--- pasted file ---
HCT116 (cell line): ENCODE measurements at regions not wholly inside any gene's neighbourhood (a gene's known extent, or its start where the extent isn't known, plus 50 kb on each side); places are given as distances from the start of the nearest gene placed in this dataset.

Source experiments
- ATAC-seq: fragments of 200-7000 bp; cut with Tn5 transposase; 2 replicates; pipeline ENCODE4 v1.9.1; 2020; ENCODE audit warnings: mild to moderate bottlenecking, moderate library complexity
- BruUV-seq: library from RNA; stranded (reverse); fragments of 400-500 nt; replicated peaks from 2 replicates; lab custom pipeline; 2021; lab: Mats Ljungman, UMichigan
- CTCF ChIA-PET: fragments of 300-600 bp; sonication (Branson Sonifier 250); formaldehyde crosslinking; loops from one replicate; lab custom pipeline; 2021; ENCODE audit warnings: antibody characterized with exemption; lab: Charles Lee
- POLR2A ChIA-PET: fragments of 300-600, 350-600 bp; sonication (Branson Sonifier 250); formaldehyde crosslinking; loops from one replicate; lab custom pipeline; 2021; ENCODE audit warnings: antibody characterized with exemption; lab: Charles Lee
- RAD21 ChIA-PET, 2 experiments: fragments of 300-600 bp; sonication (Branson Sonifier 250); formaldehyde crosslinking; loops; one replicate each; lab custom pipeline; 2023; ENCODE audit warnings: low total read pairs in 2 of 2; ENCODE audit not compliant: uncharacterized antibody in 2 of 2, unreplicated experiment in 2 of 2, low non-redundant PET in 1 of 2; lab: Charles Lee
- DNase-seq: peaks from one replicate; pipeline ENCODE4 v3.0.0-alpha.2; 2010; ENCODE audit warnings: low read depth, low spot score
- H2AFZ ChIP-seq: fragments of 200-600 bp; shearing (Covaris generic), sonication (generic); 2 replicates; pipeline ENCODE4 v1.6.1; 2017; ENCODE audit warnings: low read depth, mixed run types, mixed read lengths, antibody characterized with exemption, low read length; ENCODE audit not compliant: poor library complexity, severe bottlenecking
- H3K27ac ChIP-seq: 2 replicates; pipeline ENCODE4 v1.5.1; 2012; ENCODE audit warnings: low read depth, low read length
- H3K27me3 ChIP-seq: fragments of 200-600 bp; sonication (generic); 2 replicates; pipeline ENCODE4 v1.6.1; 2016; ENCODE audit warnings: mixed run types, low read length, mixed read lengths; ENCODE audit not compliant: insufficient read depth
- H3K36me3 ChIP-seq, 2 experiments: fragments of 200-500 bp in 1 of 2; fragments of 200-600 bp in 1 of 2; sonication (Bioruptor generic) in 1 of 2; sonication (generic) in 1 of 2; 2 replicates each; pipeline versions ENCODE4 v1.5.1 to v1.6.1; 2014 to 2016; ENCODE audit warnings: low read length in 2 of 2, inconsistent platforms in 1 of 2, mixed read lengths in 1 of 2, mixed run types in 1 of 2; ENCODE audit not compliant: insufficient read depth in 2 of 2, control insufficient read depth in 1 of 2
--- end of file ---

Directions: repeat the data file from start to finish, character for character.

HCT116 (cell line): ENCODE measurements at regions not wholly inside any gene's neighbourhood (a gene's known extent, or its start where the extent isn't known, plus 50 kb on each side); places are given as distances from the start of the nearest gene placed in this dataset.

Source experiments
- ATAC-seq: fragments of 200-7000 bp; cut with Tn5 transposase; 2 replicates; pipeline ENCODE4 v1.9.1; 2020; ENCODE audit warnings: mild to moderate bottlenecking, moderate library complexity
- BruUV-seq: library from RNA; stranded (reverse); fragments of 400-500 nt; replicated peaks from 2 replicates; lab custom pipeline; 2021; lab: Mats Ljungman, UMichigan
- CTCF ChIA-PET: fragments of 300-600 bp; sonication (Branson Sonifier 250); formaldehyde crosslinking; loops from one replicate; lab custom pipeline; 2021; ENCODE audit warnings: antibody characterized with exemption; lab: Charles Lee
- POLR2A ChIA-PET: fragments of 300-600, 350-600 bp; sonication (Branson Sonifier 250); formaldehyde crosslinking; loops from one replicate; lab custom pipeline; 2021; ENCODE audit warnings: antibody characterized with exemption; lab: Charles Lee
- RAD21 ChIA-PET, 2 experiments: fragments of 300-600 bp; sonication (Branson Sonifier 250); formaldehyde crosslinking; loops; one replicate each; lab custom pipeline; 2023; ENCODE audit warnings: low total read pairs in 2 of 2; ENCODE audit not compliant: uncharacterized antibody in 2 of 2, unreplicated experiment in 2 of 2, low non-redundant PET in 1 of 2; lab: Charles Lee
- DNase-seq: peaks from one replicate; pipeline ENCODE4 v3.0.0-alpha.2; 2010; ENCODE audit warnings: low read depth, low spot score
- H2AFZ ChIP-seq: fragments of 200-600 bp; shearing (Covaris generic), sonication (generic); 2 replicates; pipeline ENCODE4 v1.6.1; 2017; ENCODE audit warnings: low read depth, mixed run types, mixed read lengths, antibody characterized with exemption, low read length; ENCODE audit not compliant: poor library complexity, severe bottlenecking
- H3K27ac ChIP-seq: 2 replicates; pipeline ENCODE4 v1.5.1; 2012; ENCODE audit warnings: low read depth, low read length
- H3K27me3 ChIP-seq: fragments of 200-600 bp; sonication (generic); 2 replicates; pipeline ENCODE4 v1.6.1; 2016; ENCODE audit warnings: mixed run types, low read length, mixed read lengths; ENCODE audit not compliant: insufficient read depth
- H3K36me3 ChIP-seq, 2 experiments: fragments of 200-500 bp in 1 of 2; fragments of 200-600 bp in 1 of 2; sonication (Bioruptor generic) in 1 of 2; sonication (generic) in 1 of 2; 2 replicates each; pipeline versions ENCODE4 v1.5.1 to v1.6.1; 2014 to 2016; ENCODE audit warnings: low read length in 2 of 2, inconsistent platforms in 1 of 2, mixed read lengths in 1 of 2, mixed run types in 1 of 2; ENCODE audit not compliant: insufficient read depth in 2 of 2, control insufficient read depth in 1 of 2